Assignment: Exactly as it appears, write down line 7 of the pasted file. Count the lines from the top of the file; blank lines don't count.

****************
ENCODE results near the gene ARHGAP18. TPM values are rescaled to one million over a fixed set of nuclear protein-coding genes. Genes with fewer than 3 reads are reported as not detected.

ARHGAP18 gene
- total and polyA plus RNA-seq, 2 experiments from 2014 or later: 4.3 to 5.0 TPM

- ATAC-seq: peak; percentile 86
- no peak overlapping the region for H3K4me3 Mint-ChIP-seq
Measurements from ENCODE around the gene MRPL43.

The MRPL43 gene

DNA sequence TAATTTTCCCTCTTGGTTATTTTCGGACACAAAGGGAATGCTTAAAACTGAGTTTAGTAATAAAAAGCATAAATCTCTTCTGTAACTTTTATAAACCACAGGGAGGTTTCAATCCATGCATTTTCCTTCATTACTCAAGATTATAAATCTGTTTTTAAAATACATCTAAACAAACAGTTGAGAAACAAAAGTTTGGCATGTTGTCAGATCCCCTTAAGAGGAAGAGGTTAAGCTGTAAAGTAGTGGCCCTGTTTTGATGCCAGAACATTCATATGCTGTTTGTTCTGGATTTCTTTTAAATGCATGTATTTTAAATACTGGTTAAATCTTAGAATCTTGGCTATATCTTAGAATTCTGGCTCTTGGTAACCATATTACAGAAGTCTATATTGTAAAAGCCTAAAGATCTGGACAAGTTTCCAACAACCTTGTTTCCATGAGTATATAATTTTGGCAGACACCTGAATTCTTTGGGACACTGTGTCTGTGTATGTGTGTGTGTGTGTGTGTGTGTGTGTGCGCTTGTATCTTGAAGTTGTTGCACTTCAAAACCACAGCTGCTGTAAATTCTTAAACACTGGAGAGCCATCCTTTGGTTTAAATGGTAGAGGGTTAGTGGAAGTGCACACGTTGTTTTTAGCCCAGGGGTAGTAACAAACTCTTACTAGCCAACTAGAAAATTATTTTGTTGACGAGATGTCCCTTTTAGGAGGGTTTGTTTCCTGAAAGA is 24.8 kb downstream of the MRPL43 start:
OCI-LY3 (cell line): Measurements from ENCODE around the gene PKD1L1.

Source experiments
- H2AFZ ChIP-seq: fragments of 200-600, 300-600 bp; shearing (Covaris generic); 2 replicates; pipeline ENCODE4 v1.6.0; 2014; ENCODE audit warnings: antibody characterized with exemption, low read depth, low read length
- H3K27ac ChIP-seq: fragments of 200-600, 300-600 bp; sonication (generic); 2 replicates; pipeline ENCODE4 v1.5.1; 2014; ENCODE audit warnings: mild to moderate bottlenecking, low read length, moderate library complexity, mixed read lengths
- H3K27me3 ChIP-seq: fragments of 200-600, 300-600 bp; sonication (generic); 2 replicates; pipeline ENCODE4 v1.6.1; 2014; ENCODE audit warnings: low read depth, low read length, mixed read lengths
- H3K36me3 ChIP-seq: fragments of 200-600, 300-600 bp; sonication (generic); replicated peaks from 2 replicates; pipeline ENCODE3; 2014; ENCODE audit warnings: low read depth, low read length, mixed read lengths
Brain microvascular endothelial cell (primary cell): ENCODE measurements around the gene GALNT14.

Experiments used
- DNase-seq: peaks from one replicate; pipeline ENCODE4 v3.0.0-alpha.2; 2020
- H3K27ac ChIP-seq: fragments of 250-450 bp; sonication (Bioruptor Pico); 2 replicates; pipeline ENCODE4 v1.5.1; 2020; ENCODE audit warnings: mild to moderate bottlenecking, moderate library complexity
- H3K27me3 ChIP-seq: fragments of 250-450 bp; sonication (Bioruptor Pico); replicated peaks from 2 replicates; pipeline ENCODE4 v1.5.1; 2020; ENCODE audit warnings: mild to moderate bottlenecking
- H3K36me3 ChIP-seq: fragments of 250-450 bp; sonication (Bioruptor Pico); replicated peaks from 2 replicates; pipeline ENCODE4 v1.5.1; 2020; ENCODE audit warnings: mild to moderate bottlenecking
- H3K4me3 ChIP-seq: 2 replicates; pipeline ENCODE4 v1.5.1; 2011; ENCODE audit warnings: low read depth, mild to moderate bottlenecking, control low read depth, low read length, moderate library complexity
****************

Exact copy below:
The MRPL43 gene